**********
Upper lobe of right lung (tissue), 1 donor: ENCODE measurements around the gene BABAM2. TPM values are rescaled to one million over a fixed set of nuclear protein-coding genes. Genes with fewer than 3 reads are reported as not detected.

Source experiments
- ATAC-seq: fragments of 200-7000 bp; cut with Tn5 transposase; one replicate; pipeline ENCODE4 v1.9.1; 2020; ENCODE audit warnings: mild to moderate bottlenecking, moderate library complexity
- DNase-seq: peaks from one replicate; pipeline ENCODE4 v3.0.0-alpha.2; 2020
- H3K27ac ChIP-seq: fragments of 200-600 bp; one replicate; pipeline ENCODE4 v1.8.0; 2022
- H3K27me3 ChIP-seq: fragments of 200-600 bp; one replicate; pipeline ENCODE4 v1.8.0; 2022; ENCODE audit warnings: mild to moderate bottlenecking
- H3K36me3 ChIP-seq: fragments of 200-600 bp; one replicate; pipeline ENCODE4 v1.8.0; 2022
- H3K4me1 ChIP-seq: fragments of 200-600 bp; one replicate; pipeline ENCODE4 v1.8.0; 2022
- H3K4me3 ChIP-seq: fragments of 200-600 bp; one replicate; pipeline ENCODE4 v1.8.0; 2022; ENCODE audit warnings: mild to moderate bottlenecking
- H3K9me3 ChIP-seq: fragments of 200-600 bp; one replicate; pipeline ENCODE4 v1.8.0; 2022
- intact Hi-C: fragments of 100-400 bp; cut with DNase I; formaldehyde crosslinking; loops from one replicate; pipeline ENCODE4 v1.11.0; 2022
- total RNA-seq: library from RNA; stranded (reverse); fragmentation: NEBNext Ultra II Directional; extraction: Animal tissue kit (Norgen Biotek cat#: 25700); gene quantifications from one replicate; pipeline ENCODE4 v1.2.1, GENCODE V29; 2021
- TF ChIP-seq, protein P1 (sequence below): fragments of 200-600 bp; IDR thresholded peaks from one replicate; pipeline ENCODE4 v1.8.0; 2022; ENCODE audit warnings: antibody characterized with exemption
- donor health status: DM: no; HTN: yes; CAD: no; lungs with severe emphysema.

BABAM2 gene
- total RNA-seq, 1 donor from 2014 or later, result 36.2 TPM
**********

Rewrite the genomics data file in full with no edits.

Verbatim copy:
Upper lobe of right lung (tissue), 1 donor: ENCODE measurements around the gene BABAM2. TPM values are rescaled to one million over a fixed set of nuclear protein-coding genes. Genes with fewer than 3 reads are reported as not detected.

Source experiments
- ATAC-seq: fragments of 200-7000 bp; cut with Tn5 transposase; one replicate; pipeline ENCODE4 v1.9.1; 2020; ENCODE audit warnings: mild to moderate bottlenecking, moderate library complexity
- DNase-seq: peaks from one replicate; pipeline ENCODE4 v3.0.0-alpha.2; 2020
- H3K27ac ChIP-seq: fragments of 200-600 bp; one replicate; pipeline ENCODE4 v1.8.0; 2022
- H3K27me3 ChIP-seq: fragments of 200-600 bp; one replicate; pipeline ENCODE4 v1.8.0; 2022; ENCODE audit warnings: mild to moderate bottlenecking
- H3K36me3 ChIP-seq: fragments of 200-600 bp; one replicate; pipeline ENCODE4 v1.8.0; 2022
- H3K4me1 ChIP-seq: fragments of 200-600 bp; one replicate; pipeline ENCODE4 v1.8.0; 2022
- H3K4me3 ChIP-seq: fragments of 200-600 bp; one replicate; pipeline ENCODE4 v1.8.0; 2022; ENCODE audit warnings: mild to moderate bottlenecking
- H3K9me3 ChIP-seq: fragments of 200-600 bp; one replicate; pipeline ENCODE4 v1.8.0; 2022
- intact Hi-C: fragments of 100-400 bp; cut with DNase I; formaldehyde crosslinking; loops from one replicate; pipeline ENCODE4 v1.11.0; 2022
- total RNA-seq: library from RNA; stranded (reverse); fragmentation: NEBNext Ultra II Directional; extraction: Animal tissue kit (Norgen Biotek cat#: 25700); gene quantifications from one replicate; pipeline ENCODE4 v1.2.1, GENCODE V29; 2021
- TF ChIP-seq, protein P1 (sequence below): fragments of 200-600 bp; IDR thresholded peaks from one replicate; pipeline ENCODE4 v1.8.0; 2022; ENCODE audit warnings: antibody characterized with exemption
- donor health status: DM: no; HTN: yes; CAD: no; lungs with severe emphysema.

BABAM2 gene
- total RNA-seq, 1 donor from 2014 or later, result 36.2 TPM